Capitation survey reveals tough risk market
Fewer physicians profited from capitated contracts in 1999, in part because of falling capitation rates for primary care physicians and some specialists.
According to a survey from National Health Information, an Atlanta-based health care information publisher, the number of providers who reported profiting from capitated contracts dropped from 42% in 1998 to 34% in 1999. (In 1997, more than half of physicians reported profits from capitated contracts.)
The survey found that on average, capitation rates for primary care physicians declined 9% from 1998. On average, rates fell from $12.22 per member per month to $11.07.
While 11 specialties, including dermatology and chiropractic, reported higher capitation rates, 17 other specialties declined. Those included cardiology, radiology, infectious diseases, rheumatology, endocrinology and emergency medicine.
The survey also found that physicians' average number of capitation contracts declined while the percentage of their total revenues derived from capitation increased, suggesting a consolidation of risk contracts. Analysts predicted that capitation rates this year should rise as a result of hikes in insurance premiums.
Physicians to discuss patient-oriented research
The Association for Patient-Oriented Research will hold its annual meeting March 11-13 in Washington.
The group is made up of physicians who are interested in research that focuses on the study of human subjects. Its goal is to improve the understanding of disease and treatment and to expand clinically derived knowledge. The group's officials worry that economic pressures are forcing too many physicians with an interest in research to choose between delivering care and basic science.
Registration for the meeting costs $100. For more information about the group, see its Web site at www.mc.vanderbilt.edu/gcrc/apor.
Chapters honor 24 internists with Laureate Awards
ACP–ASIM chapters gave 24 internists Laureate Awards this fall.
The awards honor College Fellows and Masters who have demonstrated a commitment to excellence in medical care and education and research, and who have provided service to their community and the College.
Awardees generally have been Fellows for 15 to 20 years and have a long history of excellence and peer approval in internal medicine.
Here is a list of the most recent award winners:
David R. Sanderson, FACP
David R. Haburchak, FACP
Terry R. Jenkins, FACP
David A. Peura, FACP
Cloyd L. Dye, FACP
Richard B. Schnute, FACP
Ralph E. Gianelly, FACP
Richard N. Hellman, FACP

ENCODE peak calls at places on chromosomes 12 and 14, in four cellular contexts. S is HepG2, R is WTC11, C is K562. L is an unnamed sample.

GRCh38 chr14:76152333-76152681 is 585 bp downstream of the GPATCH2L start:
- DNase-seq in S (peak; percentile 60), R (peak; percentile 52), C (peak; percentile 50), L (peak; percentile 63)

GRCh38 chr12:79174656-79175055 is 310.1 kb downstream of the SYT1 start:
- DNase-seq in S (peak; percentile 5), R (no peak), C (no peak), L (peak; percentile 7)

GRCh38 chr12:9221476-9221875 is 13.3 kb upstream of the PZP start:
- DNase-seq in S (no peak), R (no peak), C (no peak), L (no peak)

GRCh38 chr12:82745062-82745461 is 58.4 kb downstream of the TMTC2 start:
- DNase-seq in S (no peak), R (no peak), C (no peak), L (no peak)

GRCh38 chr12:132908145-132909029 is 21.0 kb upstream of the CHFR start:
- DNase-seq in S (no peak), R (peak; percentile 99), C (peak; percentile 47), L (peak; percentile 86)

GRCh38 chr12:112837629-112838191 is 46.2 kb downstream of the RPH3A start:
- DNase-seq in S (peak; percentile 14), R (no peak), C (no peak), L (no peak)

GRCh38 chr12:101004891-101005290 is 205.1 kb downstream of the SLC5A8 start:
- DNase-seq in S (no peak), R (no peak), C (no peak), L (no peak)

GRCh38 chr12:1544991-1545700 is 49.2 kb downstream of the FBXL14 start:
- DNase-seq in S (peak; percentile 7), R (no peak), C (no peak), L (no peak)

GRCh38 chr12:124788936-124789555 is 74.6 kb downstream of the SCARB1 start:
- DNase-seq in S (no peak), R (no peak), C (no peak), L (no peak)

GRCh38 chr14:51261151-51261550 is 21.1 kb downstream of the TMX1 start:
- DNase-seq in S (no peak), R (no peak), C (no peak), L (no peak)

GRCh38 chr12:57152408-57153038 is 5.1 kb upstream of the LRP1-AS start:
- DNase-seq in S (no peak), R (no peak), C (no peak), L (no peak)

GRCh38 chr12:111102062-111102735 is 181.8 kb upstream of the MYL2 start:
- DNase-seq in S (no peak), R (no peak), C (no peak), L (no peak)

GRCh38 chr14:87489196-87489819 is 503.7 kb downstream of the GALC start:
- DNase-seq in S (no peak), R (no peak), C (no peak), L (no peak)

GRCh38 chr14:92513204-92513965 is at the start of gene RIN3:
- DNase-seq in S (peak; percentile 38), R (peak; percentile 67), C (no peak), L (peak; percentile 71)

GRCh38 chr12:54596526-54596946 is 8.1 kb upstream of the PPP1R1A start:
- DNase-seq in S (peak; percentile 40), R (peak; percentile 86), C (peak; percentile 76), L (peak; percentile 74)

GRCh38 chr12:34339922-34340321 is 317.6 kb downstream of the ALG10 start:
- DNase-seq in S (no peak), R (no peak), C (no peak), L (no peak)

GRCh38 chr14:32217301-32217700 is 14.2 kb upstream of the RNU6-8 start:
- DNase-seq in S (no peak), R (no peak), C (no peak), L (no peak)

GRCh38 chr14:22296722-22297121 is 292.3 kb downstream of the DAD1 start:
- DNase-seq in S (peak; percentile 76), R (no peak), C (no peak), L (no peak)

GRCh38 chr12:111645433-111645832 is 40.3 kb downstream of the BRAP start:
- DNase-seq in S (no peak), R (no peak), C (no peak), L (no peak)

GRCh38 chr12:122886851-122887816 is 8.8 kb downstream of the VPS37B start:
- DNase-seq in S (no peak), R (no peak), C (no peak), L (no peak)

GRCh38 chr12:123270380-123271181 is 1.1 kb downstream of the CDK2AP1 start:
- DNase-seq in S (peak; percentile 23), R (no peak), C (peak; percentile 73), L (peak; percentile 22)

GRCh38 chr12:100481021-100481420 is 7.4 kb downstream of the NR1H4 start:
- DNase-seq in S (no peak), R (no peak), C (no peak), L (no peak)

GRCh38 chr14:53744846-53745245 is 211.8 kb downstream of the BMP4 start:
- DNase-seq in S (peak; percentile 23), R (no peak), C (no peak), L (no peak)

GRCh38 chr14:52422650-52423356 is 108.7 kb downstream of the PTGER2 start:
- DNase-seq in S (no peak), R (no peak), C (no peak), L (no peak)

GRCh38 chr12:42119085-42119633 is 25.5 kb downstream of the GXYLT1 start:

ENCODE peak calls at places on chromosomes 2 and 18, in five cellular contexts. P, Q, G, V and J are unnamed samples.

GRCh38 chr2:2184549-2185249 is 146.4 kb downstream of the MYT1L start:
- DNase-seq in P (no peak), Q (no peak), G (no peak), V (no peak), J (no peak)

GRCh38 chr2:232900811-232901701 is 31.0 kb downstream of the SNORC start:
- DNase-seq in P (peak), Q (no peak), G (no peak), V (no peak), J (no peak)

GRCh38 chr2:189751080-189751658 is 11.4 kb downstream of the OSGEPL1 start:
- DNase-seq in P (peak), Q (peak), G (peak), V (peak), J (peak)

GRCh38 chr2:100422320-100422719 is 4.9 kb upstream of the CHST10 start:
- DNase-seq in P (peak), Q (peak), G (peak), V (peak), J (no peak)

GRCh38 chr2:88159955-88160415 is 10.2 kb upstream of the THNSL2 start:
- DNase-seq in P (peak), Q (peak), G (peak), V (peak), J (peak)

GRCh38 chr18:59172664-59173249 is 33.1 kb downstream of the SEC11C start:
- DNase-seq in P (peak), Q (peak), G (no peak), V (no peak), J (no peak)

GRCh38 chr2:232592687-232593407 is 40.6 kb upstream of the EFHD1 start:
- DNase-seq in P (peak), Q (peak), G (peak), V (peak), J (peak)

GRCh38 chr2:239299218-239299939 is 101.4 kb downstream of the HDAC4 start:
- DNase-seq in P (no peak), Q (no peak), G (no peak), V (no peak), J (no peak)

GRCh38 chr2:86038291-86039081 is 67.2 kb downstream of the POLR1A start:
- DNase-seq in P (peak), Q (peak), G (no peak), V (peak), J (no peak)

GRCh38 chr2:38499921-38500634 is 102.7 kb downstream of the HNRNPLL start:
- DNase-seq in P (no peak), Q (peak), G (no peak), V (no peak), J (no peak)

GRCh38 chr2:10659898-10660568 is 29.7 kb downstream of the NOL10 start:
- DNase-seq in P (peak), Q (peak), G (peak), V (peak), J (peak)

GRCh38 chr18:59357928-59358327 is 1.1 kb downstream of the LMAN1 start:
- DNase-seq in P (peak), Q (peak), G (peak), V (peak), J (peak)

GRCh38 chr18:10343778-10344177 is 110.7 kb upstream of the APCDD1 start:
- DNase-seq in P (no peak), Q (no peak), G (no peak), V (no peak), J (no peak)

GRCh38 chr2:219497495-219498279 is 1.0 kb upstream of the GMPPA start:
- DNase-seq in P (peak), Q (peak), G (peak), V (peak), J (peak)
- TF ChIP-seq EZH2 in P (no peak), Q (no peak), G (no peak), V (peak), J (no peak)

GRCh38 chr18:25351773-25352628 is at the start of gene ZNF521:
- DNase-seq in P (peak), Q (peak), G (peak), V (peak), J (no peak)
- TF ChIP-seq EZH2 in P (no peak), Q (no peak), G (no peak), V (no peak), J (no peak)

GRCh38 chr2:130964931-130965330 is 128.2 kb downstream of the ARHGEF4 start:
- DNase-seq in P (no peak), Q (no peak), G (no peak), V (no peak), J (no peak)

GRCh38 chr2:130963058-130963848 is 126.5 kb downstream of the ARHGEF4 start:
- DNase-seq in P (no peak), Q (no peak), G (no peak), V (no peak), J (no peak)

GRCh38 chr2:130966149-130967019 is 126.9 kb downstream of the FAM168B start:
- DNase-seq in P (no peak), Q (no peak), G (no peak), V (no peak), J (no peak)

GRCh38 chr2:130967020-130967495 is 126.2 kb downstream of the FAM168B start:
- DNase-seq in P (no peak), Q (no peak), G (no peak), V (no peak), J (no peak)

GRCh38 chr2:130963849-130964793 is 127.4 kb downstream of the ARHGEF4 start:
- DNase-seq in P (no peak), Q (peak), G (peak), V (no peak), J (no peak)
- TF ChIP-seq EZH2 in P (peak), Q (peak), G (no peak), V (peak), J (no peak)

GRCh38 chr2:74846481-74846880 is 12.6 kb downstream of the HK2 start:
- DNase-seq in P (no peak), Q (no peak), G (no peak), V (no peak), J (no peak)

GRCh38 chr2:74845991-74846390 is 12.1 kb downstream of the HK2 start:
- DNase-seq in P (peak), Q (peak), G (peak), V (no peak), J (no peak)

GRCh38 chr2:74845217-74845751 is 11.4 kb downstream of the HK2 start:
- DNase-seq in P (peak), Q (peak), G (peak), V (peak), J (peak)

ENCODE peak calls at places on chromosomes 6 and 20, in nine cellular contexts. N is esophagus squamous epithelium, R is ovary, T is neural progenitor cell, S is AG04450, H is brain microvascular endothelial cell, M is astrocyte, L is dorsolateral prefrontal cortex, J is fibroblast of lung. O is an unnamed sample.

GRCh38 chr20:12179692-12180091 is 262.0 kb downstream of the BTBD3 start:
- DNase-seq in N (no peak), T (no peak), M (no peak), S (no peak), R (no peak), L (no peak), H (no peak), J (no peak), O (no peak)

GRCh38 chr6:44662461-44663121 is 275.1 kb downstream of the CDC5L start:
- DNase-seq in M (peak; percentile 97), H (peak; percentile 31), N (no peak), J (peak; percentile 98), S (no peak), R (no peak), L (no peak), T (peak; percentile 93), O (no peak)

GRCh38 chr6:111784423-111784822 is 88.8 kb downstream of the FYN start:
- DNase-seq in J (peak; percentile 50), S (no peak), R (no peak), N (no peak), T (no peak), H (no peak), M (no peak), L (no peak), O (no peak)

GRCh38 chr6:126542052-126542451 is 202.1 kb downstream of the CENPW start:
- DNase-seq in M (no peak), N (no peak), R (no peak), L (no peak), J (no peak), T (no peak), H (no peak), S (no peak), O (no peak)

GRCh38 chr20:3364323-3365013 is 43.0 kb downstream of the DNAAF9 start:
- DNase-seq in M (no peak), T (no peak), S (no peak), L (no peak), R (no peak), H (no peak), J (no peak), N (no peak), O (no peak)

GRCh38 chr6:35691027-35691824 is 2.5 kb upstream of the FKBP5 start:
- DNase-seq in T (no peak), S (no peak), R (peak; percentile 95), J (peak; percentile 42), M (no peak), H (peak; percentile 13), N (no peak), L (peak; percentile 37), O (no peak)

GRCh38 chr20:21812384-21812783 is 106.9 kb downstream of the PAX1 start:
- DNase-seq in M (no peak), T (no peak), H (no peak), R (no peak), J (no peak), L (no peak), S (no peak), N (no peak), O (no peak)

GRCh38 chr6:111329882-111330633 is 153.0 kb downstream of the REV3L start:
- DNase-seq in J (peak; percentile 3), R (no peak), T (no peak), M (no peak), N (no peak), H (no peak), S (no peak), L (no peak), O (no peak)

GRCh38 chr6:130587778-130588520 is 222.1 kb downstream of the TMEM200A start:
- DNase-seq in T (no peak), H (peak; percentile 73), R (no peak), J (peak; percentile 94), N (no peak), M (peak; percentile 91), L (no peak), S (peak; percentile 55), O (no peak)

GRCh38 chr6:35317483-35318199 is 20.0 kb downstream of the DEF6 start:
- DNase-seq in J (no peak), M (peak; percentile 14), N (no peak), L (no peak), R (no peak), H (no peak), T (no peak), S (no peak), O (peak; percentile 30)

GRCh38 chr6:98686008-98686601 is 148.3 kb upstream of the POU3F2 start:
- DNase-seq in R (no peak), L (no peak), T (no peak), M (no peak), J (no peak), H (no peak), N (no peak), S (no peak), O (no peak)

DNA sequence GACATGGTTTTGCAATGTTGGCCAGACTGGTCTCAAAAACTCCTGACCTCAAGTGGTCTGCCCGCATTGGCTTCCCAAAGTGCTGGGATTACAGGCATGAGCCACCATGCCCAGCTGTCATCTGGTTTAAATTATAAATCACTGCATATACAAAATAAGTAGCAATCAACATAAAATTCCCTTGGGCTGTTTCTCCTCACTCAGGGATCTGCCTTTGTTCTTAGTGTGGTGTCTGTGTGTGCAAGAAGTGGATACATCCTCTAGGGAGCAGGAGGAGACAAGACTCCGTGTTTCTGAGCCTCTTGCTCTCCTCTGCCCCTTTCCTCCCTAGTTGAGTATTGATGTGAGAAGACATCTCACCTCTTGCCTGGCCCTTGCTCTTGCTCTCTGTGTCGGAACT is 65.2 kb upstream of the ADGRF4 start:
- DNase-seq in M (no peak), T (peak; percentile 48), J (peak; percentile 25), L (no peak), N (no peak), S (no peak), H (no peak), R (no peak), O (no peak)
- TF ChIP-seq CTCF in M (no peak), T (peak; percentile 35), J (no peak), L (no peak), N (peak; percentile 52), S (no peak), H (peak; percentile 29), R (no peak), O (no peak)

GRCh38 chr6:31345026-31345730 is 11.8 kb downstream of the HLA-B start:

Warren C. Lovinger Jr., FACP
William P. Reed, FACP
Partha Banerjee, FACP
Herbert S. Diamond, FACP
Wesley P. Kozinn, FACP
Paul M. Rike, FACP
Salvatore J. Scialla, FACP
Richard J. Simons, FACP
Donald E. Saunders Jr., FACP
Donald W. Humphreys, FACP
John H. Griscom, FACP
Jerry Daniels, FACP
John S. Fordtran, MACP
Robert J. Hall, FACP
Lloyd W. Kitchens Jr., FACP
Neil Elgee, MACP
At its December meeting, the ACP–ASIM Foundation appointed a new member to its Board of Trustees and announced plans to more precisely define the types of projects it will fund in the future.
Philip P. Gerbino, PharmD, president of the University of the Sciences in Philadelphia and a national leader in the pharmacy profession, was appointed to the Foundation's Board of Trustees. A veteran of strategic planning processes, Dr. Gerbino will serve as Chair of the Foundation's Program Development Committee. This Committee will make recommendations to the Board of Trustees on the Foundation's grant-making policies.
The Foundation's Board of Trustees will begin a strategic planning process this winter to sharpen its philanthropic focus. During its first year, the Foundation accepted applications for projects consistent with its mission and goals without specifying a particular focus. This gave the Board and Foundation staff an opportunity to increase their understanding of the broad range of initiatives that need Foundation support. While the Foundation wants to fund a diversity of programs, it also needs to focus its efforts so it can distribute its resources most effectively. It will announce its program focus and priorities for funding later this spring.
To date, the Foundation has funded five grants, all supporting its mission to enhance and promote the health of the public by financially supporting programs in education and research. (For a list of those grants and other information, see "How giving to the ACP–ASIM Foundation can help your patients—and your finances" in the December 1999 ACP–ASIM Observer at www.acponline.org.)
The National Association of Inpatient Physicians (NAIP) has elected a veteran of the hospitalist movement as its new president.
Robert M. Wachter, FACP, an associate professor of medicine and epidemiology and associate chairman of the department of medicine at the University of California, San Francisco (UCSF), will take office this April during the NAIP's third annual meeting, which will be held prior to the College's Annual Session in Philadelphia. Dr. Wachter is also chief of the medical service at Moffit-Long Hospital, where he directs UCSF's 17-person hospitalist program, the largest in the United States.
Dr. Wachter coined the term "hospitalist" in a 1996 New England Journal of Medicine article. He has also published more than 75 articles and a book in the areas of clinical epidemiology, health policy, medical education and ethics.
Under the leadership of co-presidents Winthrop Whitcomb, ACP–ASIM Member, and John Nelson, FACP, the NAIP has grown to nearly 1,500 dues-paying members, making it one of the fastest growing physician organizations in the United States. More information about the group is available on its Web site at www.naiponline.org.
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